Friday, November 1, 2013
It’s 10:00. Do You Know Where Your Children Are?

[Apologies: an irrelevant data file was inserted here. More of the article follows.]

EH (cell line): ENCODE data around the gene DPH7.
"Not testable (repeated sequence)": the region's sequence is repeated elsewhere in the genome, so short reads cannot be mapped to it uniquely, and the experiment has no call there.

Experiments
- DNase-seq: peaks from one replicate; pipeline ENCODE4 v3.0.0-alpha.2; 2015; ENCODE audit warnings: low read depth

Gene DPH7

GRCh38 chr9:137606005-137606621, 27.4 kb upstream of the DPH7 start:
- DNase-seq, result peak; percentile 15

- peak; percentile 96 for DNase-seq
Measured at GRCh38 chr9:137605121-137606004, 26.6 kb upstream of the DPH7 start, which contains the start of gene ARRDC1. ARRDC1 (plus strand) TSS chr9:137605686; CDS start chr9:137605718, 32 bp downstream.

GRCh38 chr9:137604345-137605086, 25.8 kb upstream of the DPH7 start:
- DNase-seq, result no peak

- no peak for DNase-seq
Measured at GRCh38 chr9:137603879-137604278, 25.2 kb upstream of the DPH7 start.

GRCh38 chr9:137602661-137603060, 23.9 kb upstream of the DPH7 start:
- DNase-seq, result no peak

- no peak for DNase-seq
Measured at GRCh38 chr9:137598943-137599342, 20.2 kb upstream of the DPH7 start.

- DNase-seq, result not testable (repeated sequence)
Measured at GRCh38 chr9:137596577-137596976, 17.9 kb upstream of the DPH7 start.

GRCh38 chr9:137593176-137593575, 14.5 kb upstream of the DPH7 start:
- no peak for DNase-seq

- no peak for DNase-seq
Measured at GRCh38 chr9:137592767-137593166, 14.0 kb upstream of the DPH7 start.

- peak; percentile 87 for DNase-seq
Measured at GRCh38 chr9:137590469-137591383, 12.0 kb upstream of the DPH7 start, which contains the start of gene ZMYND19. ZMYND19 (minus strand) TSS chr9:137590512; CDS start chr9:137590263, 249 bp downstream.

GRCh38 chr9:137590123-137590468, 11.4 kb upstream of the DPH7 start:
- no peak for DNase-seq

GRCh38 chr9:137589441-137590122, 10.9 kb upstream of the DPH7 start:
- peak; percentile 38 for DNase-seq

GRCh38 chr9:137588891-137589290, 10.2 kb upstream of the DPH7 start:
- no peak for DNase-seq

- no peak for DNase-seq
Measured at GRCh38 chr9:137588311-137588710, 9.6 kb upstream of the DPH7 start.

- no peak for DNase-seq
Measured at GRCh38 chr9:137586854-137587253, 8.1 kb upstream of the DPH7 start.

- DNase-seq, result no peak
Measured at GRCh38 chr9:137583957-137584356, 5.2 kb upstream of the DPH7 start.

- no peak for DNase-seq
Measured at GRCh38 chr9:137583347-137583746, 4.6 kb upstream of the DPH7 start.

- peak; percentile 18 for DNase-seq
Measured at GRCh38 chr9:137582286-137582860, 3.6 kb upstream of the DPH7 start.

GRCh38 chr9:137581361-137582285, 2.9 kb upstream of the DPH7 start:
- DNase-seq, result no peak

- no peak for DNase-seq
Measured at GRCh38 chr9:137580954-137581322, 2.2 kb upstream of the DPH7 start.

Back in the 1960s and 70s, every evening a serious announcer would ominously intone, “It’s 10:00. Do you know where your children are?” Back in those days some cities had curfews. It was illegal to be out roaming around after 10:00 if you were 18 or under. If the police found your child out on the street you could retrieve him at the local stationhouse-after paying the fine. If parents have minor children it is their responsibility to know the comings and goings of their progeny. Apply the same principle to your money. If you don’t know where your money is located or where it is heading, someone will grab it. Unfortunately, when dealing with banks or credit card companies, you have to pay the fine but you don’t get your money back. It is the first day of a new month. Absolutely, no exceptions unless you are rich enough that your accountants handle this task for you on a quarterly basis, calculate your liquid net worth. Do this every month for the rest of your life. There is no single action that can tell you more about your money in less time or with less effort. If you have a mortgage, handle that as a separate calculation. Once you have performed this task a couple of times, it shouldn’t take more that 20 minutes even if your financial situation is complicated by multiple credit card balances. Given the power of the Internet, the hardest part of this task is remembering all your passwords. Kind of like giving your kid a cell phone; now you have him on a first class electronic leash. First add up all your assets that can be converted to cash (bank accounts, money market funds, brokerage accounts, and retirement accounts). Then subtract all your debts except your mortgage. This would include credit cards, car notes, and unsecured loans. The sum of these numbers is your liquid net worth. Now compare these totals with last month’s numbers. This can be done in a spreadsheet or on a simple piece of paper. Since I am painfully old school, I keep these numbers in my Franklin Planner. If you don’t like what you see or you don’t understand what you see dig into the numbers. If you honest with yourself (and that is a big if) it won’t take long to figure out what is going on. If you really don’t know what happened to your money, track all your expenses to the penny for a month. Then you will know the truth. The formal budget is the gold standard of basic money management, but let’s save that lecture for another day. This month the balance in my primary working checking account dropped a couple of thousand. What happened? There was a foul up with my retirement annuity. I was told by the Navy that Maryland state taxes would be deducted as when I was drawing a regular paycheck. I found out by accident from OPM when changing my health care provider that nothing had been withheld for that purpose. A quick trip to my CPA for an estimated tax calculation and $2,400 later, problem solved. Since a number of my readers are Federal employees approaching retirement, this could be something you need to know. OPM does not withhold state income tax unless you specifically tell them how much to withhold. When I had a mortgage I kept my payment history on a spreadsheet. Every month I knew my exact remaining balance. I had a pretty good idea of what house in my neighborhood was worth, so: The Value of My Home – Remaining Mortgage Balance = Equity Add that number to your liquid net worth. Now you have your total net worth. Note: I don’t include cars or furniture in this calculation; neither should you. Consider that money fully expended on the day you buy the item. If you get anything back when you finally trade it in, you will be using that money to buy the next car. If you don’t know where you are, you are lost. If you aren’t already calculating your net worth on a monthly basis, start today.